Obama's short respite?
Dr Rana Jawad, MENA Network Co-ordinator for the University of Bath Institute for Policy Research’s view on BBC report http://www.bbc.co.uk/news/world-us-canada-24043751
Syria is not Afghanistan or Iraq or Lebanon. Any military attack on Syria will mean that Iran, Russia and Lebanon’s Hezbollah are more than likely to rally around their ally. A stray rocket into Israel, and all hell will break loose. The risks to the region of the Middle East and to the West more generally are tremendous. It is no wonder that President Obama and political leaders in Western Europe and North America have to take seriously any attempt at diffusing the tensions in the Middle East and in particular, military action in Syria. Claims that the international credibility of the UK or the USA have been undermined as a result of the reluctance of leading politicians to take action in Syria are misplaced. If anything, this is one occasion when public opinion in these countries may be seen to have been vindicated with citizens feeling that finding solutions to the economic recession is more of a priority and that international intervention in the Middle East is an endeavour mired in failure and great loss of human life.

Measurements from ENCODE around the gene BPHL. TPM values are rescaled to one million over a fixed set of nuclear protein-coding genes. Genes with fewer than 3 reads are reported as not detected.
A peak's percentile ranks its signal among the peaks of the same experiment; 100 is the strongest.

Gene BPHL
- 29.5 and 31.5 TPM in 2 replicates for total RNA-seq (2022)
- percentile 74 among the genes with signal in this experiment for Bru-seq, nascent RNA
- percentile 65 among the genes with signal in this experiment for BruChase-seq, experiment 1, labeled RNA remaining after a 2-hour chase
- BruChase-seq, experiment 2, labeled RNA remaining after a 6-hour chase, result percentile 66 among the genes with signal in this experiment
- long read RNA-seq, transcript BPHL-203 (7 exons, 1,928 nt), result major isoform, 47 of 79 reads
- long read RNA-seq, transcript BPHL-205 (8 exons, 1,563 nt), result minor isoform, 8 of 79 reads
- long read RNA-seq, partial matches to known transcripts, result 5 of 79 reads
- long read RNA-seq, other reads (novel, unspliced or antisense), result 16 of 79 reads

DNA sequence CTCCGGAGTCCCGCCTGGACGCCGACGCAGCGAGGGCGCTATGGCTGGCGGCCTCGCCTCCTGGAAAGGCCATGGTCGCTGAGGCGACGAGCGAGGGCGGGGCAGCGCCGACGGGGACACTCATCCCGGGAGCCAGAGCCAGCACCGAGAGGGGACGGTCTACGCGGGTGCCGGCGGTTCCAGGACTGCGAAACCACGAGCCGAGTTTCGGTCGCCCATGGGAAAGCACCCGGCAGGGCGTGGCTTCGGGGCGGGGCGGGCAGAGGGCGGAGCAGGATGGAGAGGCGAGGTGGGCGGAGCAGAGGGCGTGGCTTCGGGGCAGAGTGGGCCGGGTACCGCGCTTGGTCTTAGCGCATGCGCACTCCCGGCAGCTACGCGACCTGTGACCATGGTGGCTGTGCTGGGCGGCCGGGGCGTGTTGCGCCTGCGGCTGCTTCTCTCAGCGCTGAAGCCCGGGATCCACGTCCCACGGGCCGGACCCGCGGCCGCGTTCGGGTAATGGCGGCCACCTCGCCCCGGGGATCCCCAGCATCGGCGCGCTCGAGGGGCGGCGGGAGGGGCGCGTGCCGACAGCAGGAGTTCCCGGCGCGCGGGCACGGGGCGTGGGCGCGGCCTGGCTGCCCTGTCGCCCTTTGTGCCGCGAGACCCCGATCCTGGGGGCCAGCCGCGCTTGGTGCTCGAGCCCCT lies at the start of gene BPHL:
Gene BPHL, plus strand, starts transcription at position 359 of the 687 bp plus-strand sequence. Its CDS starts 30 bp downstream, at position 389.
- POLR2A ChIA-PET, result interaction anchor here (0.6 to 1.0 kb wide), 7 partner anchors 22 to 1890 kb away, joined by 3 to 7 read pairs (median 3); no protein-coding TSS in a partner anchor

But the stakes are also ever higher in Syria because neither side of the civil war is promising enough to bring about a fresh start to political life in this country. On the one hand, the Syrian regime is a dictatorship made up of the Alouite religious minority, and the opposition is made up of an array of factions whose numbers are increasingly swelling with Islamic hardliners who see the fight in Syria as a war in apocalyptic terms. This does not bode well for other religious groups in Syria or its neighbouring countries. And it certainly does not bode well for Western countries against future scenarios similar to 9/11.
Will the Russian plan lead to a final resolution of this issue? It is a short–term step in the direction of no foreign military action for the immediate future - but the ensuing political wrangling, the logistics of gathering the chemical weapons and monitoring their destruction by UN inspectors will be far from simple. Bashar Al Assad has every interest in seeing this proposal through, but he will not be dictated to on the terms of this deal, as for example was suggested by a French Minister yesterday. Indeed, will this Russian deal mean that killing by all other means goes on as normal in Syria? And what if chemical weapons are acquired by other means and other groups? We will be back to square one.
Which leads back to the central issue of Obama’s red line: surely, the issue is about regime change and stopping the civil war in the first place. The red line of chemical weapons seems arbitrary and dehumanising of the lives already lost in Syria. Chemical weapons have been used before in this region both in the Syrian civil war and in other wars - but no red lines were drawn then. President Obama is in a tough position and this Russian proposal will give him short respite.